Antenna Calibration

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					                          Antenna Calibration – list of literature

Books, Antenna Theory in general:
      A. Balanis, Antenna Theory: Analysis and Design
      J. D. Krauss, Antennas

Articles about calibration:


Antenna calibration aims at determining the so-called effective length vector of each antenna
combining orientation and length information. The analysis is performed in two steps: first, the
Stokes parameters (wave polarization) are determined using approximate antenna orientations
derived from laboratory measurements on a scale model of the spacecraft. Second, measurements
with high signal-to-noise ratio and pure circular polarization are selected and used for the
determination of the effective length vectors of the RPWS antennas. Two methods have been
developed for inverting the system of equations relating antenna parameters, wave parameters, and
measurements, both of which provide consistent results and present different advantages and
limitations which are discussed.
       D. F. Vogl, et al., In-flight calibration of the Cassini-Radio and Plasma Wave Science
        (RPWS) antenna system for direction-finding and polarization measurements
        [Journal of Geophysical Research, Vol. 109, 2004]

Application of the calibration method by [Dulk et al, 2001] to the data from the Cassini/Radio and
Plasma Wave Science receiver. Instrumental parameters such as the antennas' effective lengths and
base capacitance are constrained in the calibration process. The calibration procedure also allows
the comparison of Cassini measurements of the Jovian radio spectrum with ground-based
measurements performed , e.g. in Nançay above the ionospheric cutoff. It will be used to derive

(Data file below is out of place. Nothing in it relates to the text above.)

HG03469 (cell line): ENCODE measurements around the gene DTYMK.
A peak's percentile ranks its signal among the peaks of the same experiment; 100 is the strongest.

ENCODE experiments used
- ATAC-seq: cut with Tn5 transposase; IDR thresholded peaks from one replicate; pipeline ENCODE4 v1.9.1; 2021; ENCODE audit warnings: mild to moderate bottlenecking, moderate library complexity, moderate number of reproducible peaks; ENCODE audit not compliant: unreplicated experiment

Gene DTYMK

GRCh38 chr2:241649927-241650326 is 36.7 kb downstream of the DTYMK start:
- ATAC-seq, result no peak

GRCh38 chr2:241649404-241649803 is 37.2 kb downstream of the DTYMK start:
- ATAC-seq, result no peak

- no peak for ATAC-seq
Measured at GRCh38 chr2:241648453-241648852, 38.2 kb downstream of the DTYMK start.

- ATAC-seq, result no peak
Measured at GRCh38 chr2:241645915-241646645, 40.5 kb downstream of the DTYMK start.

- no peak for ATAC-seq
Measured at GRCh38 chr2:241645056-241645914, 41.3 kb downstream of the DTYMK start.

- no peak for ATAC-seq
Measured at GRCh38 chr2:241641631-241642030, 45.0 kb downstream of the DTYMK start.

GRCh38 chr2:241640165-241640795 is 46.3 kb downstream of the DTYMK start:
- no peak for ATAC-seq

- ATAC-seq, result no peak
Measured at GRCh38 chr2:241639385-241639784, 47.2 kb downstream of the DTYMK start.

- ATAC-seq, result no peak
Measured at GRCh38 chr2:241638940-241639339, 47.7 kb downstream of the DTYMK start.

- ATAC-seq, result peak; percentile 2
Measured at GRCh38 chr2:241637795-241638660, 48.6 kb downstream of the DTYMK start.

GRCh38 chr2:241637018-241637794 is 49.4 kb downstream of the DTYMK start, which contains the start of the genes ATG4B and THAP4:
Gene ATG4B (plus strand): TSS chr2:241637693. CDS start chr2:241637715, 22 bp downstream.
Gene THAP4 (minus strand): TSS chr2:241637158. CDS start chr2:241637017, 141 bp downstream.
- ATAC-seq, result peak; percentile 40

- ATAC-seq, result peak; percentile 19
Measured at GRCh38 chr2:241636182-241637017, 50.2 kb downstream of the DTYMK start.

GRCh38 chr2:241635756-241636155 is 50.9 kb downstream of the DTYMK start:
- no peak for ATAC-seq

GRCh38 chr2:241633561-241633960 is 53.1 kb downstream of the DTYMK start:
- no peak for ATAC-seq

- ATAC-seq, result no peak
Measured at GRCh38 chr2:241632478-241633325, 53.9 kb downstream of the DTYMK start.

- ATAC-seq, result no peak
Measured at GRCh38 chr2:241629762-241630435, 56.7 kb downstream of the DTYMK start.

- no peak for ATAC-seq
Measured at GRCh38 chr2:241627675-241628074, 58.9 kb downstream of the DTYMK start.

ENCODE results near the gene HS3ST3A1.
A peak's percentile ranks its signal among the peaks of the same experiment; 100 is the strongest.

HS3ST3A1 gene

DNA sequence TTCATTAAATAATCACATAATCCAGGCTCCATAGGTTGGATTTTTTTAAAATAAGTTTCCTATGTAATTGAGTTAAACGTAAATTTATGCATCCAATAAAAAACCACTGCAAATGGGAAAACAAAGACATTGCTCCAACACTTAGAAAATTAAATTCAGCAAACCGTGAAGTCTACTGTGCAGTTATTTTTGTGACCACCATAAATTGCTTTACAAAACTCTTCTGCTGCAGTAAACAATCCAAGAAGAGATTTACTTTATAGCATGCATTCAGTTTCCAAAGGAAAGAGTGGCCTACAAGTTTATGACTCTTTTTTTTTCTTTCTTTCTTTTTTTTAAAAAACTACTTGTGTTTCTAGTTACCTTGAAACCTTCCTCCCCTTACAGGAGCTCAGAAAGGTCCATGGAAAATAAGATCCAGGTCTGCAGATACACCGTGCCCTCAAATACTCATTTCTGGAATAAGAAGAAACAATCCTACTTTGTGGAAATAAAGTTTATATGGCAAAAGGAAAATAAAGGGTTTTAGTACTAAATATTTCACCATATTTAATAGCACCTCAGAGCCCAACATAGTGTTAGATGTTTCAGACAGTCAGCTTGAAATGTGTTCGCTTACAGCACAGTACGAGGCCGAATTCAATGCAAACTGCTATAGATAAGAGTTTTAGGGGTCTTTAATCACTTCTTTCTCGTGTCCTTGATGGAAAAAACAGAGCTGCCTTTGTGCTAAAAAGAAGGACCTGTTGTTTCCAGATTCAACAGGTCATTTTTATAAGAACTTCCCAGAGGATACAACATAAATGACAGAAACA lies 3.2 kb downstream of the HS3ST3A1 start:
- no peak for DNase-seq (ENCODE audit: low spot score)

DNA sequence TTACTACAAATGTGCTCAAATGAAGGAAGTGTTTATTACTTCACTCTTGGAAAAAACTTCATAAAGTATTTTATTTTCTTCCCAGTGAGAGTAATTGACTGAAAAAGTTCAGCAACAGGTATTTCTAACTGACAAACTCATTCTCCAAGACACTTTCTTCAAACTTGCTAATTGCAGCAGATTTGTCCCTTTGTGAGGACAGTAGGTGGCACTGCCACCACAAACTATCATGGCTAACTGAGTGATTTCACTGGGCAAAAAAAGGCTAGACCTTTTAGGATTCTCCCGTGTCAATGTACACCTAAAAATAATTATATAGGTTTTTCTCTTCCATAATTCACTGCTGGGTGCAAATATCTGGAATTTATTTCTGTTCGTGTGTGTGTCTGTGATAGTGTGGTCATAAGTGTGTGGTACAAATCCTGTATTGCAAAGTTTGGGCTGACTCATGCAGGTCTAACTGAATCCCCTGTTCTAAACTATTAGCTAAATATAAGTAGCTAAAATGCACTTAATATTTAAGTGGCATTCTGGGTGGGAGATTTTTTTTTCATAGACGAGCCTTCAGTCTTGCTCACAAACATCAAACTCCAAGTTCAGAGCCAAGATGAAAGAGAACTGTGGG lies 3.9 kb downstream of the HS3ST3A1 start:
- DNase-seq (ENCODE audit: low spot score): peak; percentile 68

absolute flux measurements during the Saturn tour.
      P. Zarka and B. Cecconi, Jupiter's low-frequency radio spectrum from Cassini/Radio and
       Plasma Wave Science (RPWS) absolute flux density measurements
       [Journal of Geophysical Research, Vol. 109, 2004]

calibration in general:

An article about the direction finding of incoming radio waves and the determination of the four
Stokes Parameters. This for, one has to know the effective antenna length vectors, which describe
the reception properties of the antenna system. Numerical determination of these vectors via the
wire-grid modeling is the subject of this article.
       G. Fischer, W. Macher, H. O. Rucker, H. P. Ladreiter, D. F. Vogl, and the Cassini RPWS
        Team, Wire-Grid Modeling of Cassini Spacecraft for the determination of effective antenna
        length vectors of the RPWS antenna length vectors of the RPWS antennas

Presentation of rheometry as a method for the determination of effective length vectors of short
antennas by means of electrolytic tank measurements. The paper covers the application of
rheometry to the three linear monopoles mounted for the purposes of the Radio and Plasma Wave